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  1. The Ecrotek Mixer / Dispenser is a tall baffled tank with a small footprint, designed to fit compactly on the back of a truck or ute, making feeding out fast and efficient. The unit is specifically designed for dissolving solid sugar into water at the concentration you need. Baffling in the tank makes liquid more stable in transit. Powerful Honda GX160 2-inch pump and 20m ¾ inch hose which provide rapid filling of feeders. Specifically designed to fit onto most ute decks Strong galvanised frame/skid for use with forklifts Convenient dispensing nozzle Internal tank baffles to reduce liquid movement during transport Dimensions 1790mm(L) x 640mm (W) x 1150mm (H) The two tanks are available here: http://www.ecrotek.co.nz/catalogsearch/result/?q=550L Feel free to ask any questions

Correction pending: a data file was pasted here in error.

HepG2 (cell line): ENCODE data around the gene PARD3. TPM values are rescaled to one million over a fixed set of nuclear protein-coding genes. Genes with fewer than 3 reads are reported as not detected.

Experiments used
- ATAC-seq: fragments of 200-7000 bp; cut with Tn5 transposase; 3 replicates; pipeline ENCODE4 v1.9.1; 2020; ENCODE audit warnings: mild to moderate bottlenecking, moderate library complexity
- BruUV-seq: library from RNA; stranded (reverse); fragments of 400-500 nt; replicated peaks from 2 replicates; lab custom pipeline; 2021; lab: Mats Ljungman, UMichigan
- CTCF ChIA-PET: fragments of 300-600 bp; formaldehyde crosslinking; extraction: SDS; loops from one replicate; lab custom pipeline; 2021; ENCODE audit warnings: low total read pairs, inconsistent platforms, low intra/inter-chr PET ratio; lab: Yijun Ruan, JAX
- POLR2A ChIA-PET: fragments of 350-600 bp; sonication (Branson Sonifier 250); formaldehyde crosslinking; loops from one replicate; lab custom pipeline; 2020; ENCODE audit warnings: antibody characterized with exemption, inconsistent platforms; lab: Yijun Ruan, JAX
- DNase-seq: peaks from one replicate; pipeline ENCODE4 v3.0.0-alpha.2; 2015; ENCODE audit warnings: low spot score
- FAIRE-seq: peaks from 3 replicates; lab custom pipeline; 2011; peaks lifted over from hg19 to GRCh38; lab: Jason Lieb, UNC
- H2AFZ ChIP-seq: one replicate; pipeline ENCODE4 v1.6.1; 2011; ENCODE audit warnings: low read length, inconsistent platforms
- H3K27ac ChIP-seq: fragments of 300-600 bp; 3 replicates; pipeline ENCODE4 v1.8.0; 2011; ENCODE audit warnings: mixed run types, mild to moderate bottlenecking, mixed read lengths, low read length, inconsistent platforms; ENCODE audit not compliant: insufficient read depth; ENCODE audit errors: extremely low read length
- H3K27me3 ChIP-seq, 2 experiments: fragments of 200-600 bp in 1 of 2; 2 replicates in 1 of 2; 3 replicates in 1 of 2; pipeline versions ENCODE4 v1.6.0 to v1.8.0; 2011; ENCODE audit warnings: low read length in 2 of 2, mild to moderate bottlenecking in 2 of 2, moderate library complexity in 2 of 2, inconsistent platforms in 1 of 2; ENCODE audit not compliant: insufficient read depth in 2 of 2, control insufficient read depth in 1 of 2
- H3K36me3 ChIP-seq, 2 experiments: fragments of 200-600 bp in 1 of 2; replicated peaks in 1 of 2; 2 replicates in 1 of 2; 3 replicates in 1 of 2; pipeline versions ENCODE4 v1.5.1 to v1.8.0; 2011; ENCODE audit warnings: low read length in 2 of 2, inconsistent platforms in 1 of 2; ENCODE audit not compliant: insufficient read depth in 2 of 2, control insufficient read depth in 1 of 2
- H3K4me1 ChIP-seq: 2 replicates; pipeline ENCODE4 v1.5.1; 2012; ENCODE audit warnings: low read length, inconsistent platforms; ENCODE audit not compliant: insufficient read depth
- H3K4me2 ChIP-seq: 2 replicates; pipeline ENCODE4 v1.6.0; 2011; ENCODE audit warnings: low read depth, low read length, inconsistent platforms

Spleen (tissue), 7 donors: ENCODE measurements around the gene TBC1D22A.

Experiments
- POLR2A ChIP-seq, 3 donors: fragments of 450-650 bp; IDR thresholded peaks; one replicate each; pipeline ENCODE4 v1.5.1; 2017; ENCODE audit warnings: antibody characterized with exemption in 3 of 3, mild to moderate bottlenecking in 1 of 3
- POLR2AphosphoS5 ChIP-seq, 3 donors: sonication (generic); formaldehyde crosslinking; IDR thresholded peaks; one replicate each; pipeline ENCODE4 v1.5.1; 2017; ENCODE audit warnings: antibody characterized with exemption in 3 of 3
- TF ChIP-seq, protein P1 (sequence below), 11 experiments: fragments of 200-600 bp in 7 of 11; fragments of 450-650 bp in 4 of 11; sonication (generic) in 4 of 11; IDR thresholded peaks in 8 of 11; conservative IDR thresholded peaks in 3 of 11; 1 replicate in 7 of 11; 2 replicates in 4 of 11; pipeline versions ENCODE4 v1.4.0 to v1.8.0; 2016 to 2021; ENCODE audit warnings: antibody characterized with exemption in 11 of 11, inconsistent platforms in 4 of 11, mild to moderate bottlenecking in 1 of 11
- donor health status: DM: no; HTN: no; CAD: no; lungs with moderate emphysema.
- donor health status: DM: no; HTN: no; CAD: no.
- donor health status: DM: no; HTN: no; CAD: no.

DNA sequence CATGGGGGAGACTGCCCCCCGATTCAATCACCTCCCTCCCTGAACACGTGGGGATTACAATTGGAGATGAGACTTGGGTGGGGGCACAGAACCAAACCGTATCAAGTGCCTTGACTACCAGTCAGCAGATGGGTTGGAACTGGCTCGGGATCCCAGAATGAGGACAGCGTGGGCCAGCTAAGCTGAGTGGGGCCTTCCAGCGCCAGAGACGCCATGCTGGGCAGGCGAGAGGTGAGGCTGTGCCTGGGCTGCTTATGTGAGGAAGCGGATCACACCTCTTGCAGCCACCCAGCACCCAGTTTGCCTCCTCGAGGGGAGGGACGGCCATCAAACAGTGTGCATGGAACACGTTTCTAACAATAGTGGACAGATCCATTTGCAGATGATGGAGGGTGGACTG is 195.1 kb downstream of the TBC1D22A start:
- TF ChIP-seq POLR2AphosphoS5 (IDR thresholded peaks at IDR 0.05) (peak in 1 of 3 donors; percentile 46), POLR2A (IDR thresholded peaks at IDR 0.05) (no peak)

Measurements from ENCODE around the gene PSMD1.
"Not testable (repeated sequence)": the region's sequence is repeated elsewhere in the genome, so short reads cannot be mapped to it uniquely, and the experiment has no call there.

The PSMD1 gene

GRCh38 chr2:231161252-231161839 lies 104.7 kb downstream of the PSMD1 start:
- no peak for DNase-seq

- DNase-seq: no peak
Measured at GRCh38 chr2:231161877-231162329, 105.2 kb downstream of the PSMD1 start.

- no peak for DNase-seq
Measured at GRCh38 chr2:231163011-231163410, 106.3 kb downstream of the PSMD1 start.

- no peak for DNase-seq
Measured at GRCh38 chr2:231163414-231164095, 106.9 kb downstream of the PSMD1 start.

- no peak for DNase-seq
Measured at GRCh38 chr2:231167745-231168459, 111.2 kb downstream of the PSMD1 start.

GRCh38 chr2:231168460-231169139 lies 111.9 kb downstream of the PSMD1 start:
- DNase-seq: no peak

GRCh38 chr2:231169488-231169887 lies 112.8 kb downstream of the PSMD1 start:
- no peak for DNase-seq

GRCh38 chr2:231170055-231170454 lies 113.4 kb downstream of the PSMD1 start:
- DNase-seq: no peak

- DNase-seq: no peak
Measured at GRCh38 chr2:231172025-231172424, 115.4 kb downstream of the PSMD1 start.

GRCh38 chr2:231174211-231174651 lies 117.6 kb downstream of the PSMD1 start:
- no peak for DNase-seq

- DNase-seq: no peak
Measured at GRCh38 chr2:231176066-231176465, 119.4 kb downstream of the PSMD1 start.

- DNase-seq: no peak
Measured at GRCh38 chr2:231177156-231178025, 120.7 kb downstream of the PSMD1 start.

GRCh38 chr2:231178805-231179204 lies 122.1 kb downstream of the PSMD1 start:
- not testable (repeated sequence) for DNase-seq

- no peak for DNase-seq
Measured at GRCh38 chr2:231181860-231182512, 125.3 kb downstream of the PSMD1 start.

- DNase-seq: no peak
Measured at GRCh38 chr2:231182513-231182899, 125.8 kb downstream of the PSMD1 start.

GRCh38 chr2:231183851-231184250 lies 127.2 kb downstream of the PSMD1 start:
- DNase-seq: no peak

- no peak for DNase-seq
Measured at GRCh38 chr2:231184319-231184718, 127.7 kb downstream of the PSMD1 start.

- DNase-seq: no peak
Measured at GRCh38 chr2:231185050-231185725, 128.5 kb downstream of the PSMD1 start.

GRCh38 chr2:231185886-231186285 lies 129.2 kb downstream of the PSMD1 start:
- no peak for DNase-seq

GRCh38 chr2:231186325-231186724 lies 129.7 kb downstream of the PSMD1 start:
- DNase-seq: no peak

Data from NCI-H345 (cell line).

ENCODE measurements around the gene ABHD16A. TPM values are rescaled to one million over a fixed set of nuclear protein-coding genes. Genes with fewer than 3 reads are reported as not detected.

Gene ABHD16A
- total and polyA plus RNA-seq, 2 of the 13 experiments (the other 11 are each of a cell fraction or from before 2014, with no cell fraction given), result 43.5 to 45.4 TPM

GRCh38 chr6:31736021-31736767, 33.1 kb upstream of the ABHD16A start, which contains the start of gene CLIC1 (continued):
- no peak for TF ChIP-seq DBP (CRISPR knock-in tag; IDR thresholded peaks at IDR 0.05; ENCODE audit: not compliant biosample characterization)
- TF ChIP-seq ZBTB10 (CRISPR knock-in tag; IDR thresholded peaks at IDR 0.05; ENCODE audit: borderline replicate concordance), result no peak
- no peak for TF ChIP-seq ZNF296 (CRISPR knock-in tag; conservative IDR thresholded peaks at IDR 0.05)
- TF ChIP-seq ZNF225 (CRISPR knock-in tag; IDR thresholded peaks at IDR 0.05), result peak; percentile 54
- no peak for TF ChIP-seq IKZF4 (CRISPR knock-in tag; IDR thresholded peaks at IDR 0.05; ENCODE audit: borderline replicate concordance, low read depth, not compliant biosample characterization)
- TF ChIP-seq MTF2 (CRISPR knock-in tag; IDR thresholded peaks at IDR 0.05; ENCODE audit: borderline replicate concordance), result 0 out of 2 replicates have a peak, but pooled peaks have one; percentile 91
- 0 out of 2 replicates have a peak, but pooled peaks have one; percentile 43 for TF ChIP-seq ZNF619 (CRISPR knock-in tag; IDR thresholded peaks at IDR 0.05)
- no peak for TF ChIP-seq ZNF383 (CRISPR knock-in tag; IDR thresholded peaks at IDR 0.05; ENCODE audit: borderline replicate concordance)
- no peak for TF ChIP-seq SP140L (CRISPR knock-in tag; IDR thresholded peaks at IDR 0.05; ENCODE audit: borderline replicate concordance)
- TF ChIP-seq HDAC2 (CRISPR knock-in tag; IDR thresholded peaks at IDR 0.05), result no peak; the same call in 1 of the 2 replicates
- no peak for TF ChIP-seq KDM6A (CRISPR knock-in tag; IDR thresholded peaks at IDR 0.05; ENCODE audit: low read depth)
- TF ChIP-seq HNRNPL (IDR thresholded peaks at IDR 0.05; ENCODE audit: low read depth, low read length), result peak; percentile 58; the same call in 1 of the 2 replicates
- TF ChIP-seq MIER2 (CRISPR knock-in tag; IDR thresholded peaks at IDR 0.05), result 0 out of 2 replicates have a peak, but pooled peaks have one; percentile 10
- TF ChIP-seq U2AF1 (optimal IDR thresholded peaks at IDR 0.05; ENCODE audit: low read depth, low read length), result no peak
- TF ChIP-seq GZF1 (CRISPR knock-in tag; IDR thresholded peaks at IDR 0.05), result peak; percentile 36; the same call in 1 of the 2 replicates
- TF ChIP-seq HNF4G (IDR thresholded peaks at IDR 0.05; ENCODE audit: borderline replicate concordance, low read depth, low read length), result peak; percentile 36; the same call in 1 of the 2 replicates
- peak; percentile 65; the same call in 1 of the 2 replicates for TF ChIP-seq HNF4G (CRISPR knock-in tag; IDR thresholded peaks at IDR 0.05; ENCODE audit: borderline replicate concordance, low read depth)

2. Hello everyone, I've maxed out my beekiness today. I've done a sugar shake test 13mites/300ish bees gives me 4% level in my new, and only, hive. I've done my first oxalic acid vaporisation ¼ teaspoon (1g) for my only brood box, as per kiwimana, and went well. Best I've ever done infact... I'm going to re-treat every 5-7 days for the next 3 treatments and retest my mite count after that (fingers crossed). It's amazing that despite this method being "mainstream" for the many years now, and well ahead of Europe's dribble method, that there is still a bit of variation in advice. I suspect it's a classic example of shining the cat & everyone does it slightly differently with the end result. Bee Culture recently recommended 2.25g/treatment/FD bloodless box, that's almost double most of the others. But it was single treatment of bloodless hive. Kiwimana recommends ¼ teaspoon per hive, others 1g (same as ¼ teaspoon) per FD brood box (assuming most "typical hives" have 1 or 2 FD boxes for brood. Scientific beekeeping hasn't really done anything on it yet, as it wasn't approved for the US when he wrote his things. I get why this technique isn't necessarily commercially viable, it's a bit time consuming, but it must be a good thing for everyone if hobbyists minimise resistance by choosing these sorts of techniques and only use strips for rescue. So it would be nice if some concrete advice on how to could be found. Also, in NZ, what do people consider acceptable levels of mite? 1%, 2% or some other figure? Thanks
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